Ethnopharmacologic Search for Psychoactive Drugs (Vol. 1 & 2): 50 Years of Research

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Release Date: 
July 6, 2018
Synergetic Press
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Over the last few days of January 1967, three dozen experts in botany, pharmacology, chemistry, anthropology, and psychiatry gathered at the medical school at the University of California in San Francisco for a long-planned conference to explore the “Ethnopharmacologic Search for Psychoactive Drugs.”

When they began organizing their conference, way back in 1963, the sponsors of the symposium, including U.S. government officials with the National Institute of Mental Health, had no idea what they would be getting themselves into.

Few could have imagined just how quickly the search for psychoactive drugs would escape from government laboratories and university research centers and blossom into the hippie-infused, full-tilt-boogie psychedelic counterculture of the 1960s.

By early 1967, the streets, parks and music halls of San Francisco had become the real testing grounds for those seeking psychological insight, spiritual illumination, or cheap thrills via indigenous plant medicines like peyote cactus buttons and psilocybin mushrooms, or through such chemical compounds as LSD and DMT.

President Richard Nixon would soon declare his “war of drugs,” which prompted a university backlash against serious scientific research into the therapeutic use of psychedelics to treat alcoholism, depression, and other mood disorders.

For decades, the keepers of the psychedelic therapy and ethnobotany flames have guarded and passed along rare copies of the published proceedings of this January 28–30, 1967 conference at UC San Francisco, which were released later that year as “Public Health Service Publication No. 1645” and briefly sold for $4 by the U.S. Government Printing Office.

This month, the historic research papers from that mostly forgotten conference, along with the proceedings of a symposium held in England last year to mark the 50th anniversary of the San Francisco gathering, have been published by Synergetic Press in a beautifully boxed, two-volume hardcover edition.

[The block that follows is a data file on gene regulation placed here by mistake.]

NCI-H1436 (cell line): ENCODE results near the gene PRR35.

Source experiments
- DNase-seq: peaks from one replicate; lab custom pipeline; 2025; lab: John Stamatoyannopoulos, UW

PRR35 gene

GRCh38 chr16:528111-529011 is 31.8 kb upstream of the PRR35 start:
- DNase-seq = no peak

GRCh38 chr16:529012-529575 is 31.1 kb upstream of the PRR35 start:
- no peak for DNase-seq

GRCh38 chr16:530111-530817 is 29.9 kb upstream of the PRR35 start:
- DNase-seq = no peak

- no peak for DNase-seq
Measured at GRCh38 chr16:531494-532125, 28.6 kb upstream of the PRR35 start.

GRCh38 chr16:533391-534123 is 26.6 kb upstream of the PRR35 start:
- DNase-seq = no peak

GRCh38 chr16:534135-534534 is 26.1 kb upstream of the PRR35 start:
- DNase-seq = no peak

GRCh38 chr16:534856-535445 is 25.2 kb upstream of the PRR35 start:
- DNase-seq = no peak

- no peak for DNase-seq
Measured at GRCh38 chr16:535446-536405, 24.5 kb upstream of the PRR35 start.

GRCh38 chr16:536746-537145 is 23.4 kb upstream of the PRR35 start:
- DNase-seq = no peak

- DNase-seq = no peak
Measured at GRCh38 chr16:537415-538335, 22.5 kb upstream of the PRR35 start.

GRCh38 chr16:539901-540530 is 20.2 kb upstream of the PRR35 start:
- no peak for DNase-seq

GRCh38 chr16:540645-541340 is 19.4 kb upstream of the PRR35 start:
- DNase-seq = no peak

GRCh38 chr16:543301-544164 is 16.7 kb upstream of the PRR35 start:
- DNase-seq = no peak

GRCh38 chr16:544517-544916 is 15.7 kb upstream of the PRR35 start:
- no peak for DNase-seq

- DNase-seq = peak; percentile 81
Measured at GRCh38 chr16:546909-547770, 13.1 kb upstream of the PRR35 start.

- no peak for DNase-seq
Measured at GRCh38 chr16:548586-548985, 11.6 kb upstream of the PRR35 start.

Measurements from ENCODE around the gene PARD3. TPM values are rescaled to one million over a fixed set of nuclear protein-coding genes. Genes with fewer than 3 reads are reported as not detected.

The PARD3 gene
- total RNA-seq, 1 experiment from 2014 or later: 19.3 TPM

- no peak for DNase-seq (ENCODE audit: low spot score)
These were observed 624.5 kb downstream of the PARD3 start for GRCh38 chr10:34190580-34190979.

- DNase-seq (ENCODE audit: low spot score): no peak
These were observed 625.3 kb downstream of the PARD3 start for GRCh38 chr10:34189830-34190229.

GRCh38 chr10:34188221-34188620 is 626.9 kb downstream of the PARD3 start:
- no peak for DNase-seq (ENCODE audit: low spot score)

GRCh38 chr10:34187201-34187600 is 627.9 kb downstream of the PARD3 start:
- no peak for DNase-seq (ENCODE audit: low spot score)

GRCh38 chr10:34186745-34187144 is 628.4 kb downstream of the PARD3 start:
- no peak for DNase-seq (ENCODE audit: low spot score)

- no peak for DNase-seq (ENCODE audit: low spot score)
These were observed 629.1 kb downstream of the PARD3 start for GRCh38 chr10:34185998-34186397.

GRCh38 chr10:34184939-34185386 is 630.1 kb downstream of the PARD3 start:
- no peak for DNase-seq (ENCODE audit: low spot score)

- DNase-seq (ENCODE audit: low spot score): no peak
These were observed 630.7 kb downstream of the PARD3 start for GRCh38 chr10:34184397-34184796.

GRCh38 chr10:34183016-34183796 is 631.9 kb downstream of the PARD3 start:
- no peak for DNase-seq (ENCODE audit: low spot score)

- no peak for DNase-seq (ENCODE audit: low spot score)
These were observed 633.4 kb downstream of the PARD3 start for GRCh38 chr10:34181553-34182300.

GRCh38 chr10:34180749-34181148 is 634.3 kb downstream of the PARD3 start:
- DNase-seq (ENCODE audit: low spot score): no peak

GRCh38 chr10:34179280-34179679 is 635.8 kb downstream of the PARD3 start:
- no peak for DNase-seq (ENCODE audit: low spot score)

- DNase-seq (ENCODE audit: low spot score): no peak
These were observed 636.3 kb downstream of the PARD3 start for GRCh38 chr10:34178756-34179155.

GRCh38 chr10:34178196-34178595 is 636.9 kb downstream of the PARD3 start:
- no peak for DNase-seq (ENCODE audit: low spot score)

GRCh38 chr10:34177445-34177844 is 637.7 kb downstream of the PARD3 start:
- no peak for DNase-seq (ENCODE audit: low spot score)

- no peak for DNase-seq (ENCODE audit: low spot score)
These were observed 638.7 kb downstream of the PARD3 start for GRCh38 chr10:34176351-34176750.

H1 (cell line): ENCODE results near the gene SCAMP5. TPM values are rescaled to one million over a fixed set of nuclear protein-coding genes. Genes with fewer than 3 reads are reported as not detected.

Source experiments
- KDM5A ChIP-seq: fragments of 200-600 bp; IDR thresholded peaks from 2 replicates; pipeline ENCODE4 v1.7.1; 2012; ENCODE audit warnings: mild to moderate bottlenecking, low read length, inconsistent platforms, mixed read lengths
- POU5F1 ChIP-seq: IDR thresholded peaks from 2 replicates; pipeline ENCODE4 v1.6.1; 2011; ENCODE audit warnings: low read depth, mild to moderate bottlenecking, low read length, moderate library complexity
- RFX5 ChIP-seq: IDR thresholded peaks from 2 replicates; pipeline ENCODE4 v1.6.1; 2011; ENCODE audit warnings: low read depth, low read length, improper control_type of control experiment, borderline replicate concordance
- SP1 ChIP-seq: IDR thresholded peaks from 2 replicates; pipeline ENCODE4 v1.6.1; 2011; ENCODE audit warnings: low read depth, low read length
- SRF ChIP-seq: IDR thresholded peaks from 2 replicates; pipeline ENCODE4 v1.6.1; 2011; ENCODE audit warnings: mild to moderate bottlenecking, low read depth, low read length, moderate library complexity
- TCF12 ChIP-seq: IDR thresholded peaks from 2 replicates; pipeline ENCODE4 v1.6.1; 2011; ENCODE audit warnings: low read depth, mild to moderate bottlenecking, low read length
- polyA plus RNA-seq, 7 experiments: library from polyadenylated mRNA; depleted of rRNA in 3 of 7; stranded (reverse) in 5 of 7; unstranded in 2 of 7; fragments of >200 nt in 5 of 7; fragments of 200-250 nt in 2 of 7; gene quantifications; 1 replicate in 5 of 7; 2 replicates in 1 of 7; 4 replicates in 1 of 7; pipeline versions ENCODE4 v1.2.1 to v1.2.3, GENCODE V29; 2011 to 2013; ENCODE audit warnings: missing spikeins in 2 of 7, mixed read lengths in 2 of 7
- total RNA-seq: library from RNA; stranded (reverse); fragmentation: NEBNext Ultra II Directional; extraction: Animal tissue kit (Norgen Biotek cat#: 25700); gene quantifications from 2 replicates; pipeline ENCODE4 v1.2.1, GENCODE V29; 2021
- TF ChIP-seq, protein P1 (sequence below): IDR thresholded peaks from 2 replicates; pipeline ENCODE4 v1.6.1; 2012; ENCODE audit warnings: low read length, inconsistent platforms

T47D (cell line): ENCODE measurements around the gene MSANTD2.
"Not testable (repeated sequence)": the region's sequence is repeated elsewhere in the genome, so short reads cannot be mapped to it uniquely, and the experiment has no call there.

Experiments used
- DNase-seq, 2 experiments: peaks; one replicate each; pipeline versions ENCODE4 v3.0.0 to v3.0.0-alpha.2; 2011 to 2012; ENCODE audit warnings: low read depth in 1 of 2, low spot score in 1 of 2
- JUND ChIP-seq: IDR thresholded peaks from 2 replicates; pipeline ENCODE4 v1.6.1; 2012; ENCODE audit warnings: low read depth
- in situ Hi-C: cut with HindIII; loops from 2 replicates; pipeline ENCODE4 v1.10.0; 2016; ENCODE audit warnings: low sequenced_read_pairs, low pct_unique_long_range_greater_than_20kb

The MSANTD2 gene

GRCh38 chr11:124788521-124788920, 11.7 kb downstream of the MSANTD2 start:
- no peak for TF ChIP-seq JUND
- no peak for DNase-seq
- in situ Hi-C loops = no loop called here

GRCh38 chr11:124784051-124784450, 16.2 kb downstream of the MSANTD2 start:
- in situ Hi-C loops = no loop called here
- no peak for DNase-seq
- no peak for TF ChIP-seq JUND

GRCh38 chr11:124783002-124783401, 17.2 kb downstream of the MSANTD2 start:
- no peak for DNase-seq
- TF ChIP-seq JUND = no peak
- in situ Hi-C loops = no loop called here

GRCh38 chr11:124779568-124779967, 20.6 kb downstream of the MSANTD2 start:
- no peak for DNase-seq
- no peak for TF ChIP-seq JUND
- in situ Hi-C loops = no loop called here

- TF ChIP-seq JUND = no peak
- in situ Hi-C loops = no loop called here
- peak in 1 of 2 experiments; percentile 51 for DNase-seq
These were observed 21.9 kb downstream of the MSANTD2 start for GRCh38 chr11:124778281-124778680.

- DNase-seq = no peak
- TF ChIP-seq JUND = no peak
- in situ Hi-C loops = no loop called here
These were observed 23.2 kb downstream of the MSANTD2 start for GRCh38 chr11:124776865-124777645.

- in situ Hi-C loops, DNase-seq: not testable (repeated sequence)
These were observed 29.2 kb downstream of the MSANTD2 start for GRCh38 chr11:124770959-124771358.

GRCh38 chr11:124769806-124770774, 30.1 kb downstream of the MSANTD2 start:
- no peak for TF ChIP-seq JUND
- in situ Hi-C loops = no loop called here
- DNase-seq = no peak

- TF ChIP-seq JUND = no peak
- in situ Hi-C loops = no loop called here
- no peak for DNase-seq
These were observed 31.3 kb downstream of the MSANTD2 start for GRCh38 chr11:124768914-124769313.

Both the anniversary conference and the publishing project were the fulfillment of a decades-long dream of Dennis McKenna, an assistant professor at the University of Minnesota and the director of enthnopharmacology at the Heffter Research Institute.

Heffter, a co-sponsor of the new collector’s edition, has emerged in recent years as one of the main private funders for a new wave of government approved clinical trials using psilocybin-assisted psychotherapy to treat depression and end-of-life anxiety among people with a life-threatening medical diagnosis. That research, along with trials using MDMA-assisted therapy to treat Post Traumatic Stress Disorder, could soon prompt the U.S. Food and Drug Administration to recommend the de-criminalization of those psychedelic compounds when employed by specially trained therapists.

Some of the most fascinating papers presented in 1967 remind us that the Western scientific search for psychoactive plants and chemicals began more than a century earlier, with the work of mostly forgotten explorers like the French psychiatrist J.J. Moreau (1804–1884.)

Moreau discovered the wonders of hashish during a journey to Egypt. His report on this “marvellous substance” recount “pleasures impossible to interpret.”

More than a century before the birth of “psychedelic rock” in San Francisco in the mid-1960s, Moreau reports that hash produces a much “keener” appreciation of music. Even “ordinary noise is enjoyed as though it sounded sweet.”

He also may have issued one of the first warnings about bad trips, noting “there often arise persistent ideas on the verge of persecution mania.”

This historical survey, presented in 1967 by a Swedish toxicologist named Bo Holmstedt, also resurrects the research of the German psychopharmacologist Louis Lewin (1850–1929), who summarized the early accomplishments of psychedelic  research in his 1924 book, Phantastica, published more than three decades before the word psychedelic was coined.